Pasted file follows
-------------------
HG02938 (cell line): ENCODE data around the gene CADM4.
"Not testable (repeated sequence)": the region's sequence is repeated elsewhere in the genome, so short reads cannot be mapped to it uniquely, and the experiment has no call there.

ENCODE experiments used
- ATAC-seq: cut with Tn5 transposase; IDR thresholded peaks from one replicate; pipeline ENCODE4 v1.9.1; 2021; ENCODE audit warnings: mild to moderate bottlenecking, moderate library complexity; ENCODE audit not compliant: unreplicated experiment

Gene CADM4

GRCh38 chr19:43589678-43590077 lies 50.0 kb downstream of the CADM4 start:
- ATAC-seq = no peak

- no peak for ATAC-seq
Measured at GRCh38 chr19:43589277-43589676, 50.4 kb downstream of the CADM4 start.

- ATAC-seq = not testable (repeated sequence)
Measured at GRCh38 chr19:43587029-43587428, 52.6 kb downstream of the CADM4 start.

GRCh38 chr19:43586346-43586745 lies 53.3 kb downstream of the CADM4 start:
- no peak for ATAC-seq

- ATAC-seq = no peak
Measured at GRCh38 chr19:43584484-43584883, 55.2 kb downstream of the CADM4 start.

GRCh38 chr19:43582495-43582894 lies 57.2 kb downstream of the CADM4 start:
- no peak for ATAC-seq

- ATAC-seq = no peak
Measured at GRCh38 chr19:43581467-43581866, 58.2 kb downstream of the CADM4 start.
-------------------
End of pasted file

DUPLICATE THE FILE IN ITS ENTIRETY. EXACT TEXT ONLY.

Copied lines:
HG02938 (cell line): ENCODE data around the gene CADM4.
"Not testable (repeated sequence)": the region's sequence is repeated elsewhere in the genome, so short reads cannot be mapped to it uniquely, and the experiment has no call there.

ENCODE experiments used
- ATAC-seq: cut with Tn5 transposase; IDR thresholded peaks from one replicate; pipeline ENCODE4 v1.9.1; 2021; ENCODE audit warnings: mild to moderate bottlenecking, moderate library complexity; ENCODE audit not compliant: unreplicated experiment

Gene CADM4

GRCh38 chr19:43589678-43590077 lies 50.0 kb downstream of the CADM4 start:
- ATAC-seq = no peak

- no peak for ATAC-seq
Measured at GRCh38 chr19:43589277-43589676, 50.4 kb downstream of the CADM4 start.

- ATAC-seq = not testable (repeated sequence)
Measured at GRCh38 chr19:43587029-43587428, 52.6 kb downstream of the CADM4 start.

GRCh38 chr19:43586346-43586745 lies 53.3 kb downstream of the CADM4 start:
- no peak for ATAC-seq

- ATAC-seq = no peak
Measured at GRCh38 chr19:43584484-43584883, 55.2 kb downstream of the CADM4 start.

GRCh38 chr19:43582495-43582894 lies 57.2 kb downstream of the CADM4 start:
- no peak for ATAC-seq

- ATAC-seq = no peak
Measured at GRCh38 chr19:43581467-43581866, 58.2 kb downstream of the CADM4 start.